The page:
New anti-terror security guidelines made public

By Cui Jia ( China Daily USA )

Updated: 2015-12-17

China has formulated national anti-terrorism guidelines to coordinate security forces across the nation.

Nine guidelines were announced by security chief Meng Jianzhu at an anti-terrorism work conference in Urumqi, capital of the Xinjiang Uygur autonomous region.

Meng said the guidelines are aimed at coping with changes and trends in the fight against terrorism at home and abroad. China is closely integrating its efforts with the international battle against terrorism after an increasing number of domestic attacks were plotted overseas on the Internet.

Meng, a top official in charge of public security, made the announcement on Thursday.

Mei Jianming, director of the Counterterrorism Research Center at the People's Public Security University of China, said the conference was held after the central government assessed the anti-terrorism situation following the attacks in Paris on Nov 13 that left 130 dead.

It also considered an attack in Bamako, the capital of Mali, on Nov 20 that killed 27 people, including three Chinese nationals, Mei said.

"The government also took the growing influence of Islamic State into consideration after it planned to recruit Muslims from all ethnic groups in China, posing new challenges for the country," he said.

"Although Xinjiang is the traditional battleground of the country's anti-terrorism efforts, other areas must also step up their efforts," Mei said.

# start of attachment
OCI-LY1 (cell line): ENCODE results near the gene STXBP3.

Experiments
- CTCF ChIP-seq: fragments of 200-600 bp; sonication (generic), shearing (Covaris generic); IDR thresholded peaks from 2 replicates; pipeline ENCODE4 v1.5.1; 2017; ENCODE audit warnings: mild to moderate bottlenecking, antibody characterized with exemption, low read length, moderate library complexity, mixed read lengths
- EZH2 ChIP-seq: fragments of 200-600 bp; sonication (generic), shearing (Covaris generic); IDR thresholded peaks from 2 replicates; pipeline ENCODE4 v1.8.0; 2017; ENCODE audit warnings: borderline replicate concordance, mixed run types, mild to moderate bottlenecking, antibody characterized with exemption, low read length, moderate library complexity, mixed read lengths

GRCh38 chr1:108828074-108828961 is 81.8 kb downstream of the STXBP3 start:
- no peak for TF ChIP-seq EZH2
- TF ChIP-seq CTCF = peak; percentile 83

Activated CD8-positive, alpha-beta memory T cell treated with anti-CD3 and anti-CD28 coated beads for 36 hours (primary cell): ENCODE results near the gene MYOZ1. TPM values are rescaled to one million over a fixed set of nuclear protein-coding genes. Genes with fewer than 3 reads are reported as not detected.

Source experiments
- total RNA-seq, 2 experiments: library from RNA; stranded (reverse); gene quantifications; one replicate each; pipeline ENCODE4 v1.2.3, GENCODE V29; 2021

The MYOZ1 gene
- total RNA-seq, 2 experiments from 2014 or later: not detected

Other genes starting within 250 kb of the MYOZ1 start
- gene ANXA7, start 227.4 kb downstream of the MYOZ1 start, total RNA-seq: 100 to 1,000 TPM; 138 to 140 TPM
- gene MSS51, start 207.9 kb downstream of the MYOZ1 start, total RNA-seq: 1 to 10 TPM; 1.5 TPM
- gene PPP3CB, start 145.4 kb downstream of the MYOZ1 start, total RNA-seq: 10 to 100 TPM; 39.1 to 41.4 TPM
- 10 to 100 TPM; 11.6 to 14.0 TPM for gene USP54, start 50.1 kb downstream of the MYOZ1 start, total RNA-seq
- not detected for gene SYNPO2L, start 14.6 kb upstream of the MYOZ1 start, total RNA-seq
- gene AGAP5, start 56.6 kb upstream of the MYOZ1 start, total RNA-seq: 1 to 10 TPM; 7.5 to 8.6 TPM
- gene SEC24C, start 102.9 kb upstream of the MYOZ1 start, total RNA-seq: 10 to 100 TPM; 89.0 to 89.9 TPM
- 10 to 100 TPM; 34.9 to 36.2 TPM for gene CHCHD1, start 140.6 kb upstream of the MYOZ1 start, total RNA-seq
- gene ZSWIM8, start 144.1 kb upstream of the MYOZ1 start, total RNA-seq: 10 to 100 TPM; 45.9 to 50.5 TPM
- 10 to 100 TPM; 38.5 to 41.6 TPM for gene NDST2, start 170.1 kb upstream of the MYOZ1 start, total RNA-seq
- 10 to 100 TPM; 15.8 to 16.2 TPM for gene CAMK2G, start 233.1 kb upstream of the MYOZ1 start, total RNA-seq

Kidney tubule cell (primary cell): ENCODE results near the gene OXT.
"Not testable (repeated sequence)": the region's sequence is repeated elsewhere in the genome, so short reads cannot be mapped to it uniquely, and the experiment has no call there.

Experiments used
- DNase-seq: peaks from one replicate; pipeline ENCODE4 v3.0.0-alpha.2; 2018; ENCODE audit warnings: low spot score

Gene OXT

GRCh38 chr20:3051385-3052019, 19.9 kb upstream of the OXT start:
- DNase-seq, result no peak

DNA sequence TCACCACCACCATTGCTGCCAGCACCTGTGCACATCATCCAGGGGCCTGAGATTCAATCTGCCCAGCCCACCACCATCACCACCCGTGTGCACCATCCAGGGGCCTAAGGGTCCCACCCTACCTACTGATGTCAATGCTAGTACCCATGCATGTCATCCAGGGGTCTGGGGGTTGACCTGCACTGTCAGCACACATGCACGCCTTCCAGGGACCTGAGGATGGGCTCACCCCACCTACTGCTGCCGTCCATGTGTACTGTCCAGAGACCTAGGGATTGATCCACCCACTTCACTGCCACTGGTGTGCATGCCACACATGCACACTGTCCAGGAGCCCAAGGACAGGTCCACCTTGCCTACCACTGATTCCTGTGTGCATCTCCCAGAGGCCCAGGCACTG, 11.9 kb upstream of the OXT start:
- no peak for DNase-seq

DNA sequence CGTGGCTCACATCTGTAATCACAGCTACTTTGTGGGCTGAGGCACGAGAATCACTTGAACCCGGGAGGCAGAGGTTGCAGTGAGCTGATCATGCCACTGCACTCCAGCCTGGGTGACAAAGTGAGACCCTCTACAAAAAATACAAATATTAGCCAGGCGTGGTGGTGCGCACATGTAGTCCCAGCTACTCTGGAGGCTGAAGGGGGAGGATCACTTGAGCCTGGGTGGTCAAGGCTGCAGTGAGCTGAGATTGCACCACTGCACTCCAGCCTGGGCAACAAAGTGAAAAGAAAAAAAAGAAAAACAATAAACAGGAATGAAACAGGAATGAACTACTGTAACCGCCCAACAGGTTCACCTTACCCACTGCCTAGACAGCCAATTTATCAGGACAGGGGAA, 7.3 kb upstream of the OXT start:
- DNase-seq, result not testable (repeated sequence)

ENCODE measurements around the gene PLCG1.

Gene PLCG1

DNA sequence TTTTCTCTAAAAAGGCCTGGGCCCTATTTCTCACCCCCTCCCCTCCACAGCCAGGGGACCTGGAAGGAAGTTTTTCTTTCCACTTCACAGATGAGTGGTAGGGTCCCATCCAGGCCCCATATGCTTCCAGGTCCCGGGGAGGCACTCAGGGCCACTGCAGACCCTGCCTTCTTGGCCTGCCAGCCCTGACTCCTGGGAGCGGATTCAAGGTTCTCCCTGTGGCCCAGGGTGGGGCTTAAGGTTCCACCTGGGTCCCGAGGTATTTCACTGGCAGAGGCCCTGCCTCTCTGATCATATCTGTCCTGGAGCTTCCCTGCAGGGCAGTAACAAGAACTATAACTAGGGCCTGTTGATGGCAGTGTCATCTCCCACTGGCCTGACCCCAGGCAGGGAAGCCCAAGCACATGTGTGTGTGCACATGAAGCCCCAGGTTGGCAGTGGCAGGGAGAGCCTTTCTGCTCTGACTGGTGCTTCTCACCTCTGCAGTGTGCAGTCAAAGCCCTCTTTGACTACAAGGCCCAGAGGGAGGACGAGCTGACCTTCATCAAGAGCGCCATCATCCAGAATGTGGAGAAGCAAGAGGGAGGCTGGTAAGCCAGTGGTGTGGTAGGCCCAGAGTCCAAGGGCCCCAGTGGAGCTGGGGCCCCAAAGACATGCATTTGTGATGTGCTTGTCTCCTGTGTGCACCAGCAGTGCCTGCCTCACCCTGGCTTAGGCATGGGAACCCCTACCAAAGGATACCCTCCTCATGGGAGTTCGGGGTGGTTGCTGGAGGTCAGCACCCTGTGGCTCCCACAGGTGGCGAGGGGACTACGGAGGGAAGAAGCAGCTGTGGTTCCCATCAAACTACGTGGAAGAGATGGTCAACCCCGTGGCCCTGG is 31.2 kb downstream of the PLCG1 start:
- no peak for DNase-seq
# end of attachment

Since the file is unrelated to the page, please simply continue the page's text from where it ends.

"This includes eliminating religious extremism and cracking down on terror-related audio and video material. There should be no room for a weak link."

Meng said 98 percent of terrorist attacks in Xinjiang have been prevented in the planning stage.

The national guidelines will enable police to bust more terrorist cells before such groups launch attacks around China.

One of the guidelines is aimed at strengthening the nationwide terrorist intelligence-sharing system by upgrading its hardware and software, as well as better integrating intelligence gathered in Xinjiang with the national system.

Li Wei, an anti-terrorism expert at the China Institutes of Contemporary International Relations, said preventing terrorist attacks depends on such a system.

It is important for the anti-terrorism coordination center in Beijing to receive intelligence as soon as it is collected in Xinjiang and elsewhere so that further action can be taken as soon as possible to prevent casualties, Li added.


1. Strengthen the nationwide terrorist intelligence-sharing system;

2. Destroy audio and video material related to terrorism and violence, and prevent the spread of terrorist information via instant messaging services or other online means;

3. Strengthen border controls to prevent overseas terrorists entering China;

4. Eliminate religious extremism and strengthen management of religious affairs in accordance with the law;

5. Promote successful practices to educate and transform terrorist offenders by using authentic religious doctrines;

6. Improve the emergency command system and enhance coordination among different units of the public security forces and other forces to maintain social stability;

7. Enhance anti-terrorism measures relating to railways, aviation, other public transportation and postal networks;

8. Conduct research to determine weak links in anti-terrorism work;

9. Strengthen cooperation with international anti-terrorism bodies and provide maximum protection for overseas Chinese individuals and enterprises.

Source: Committee of Political and Legal Affairs of the CPC Central Committee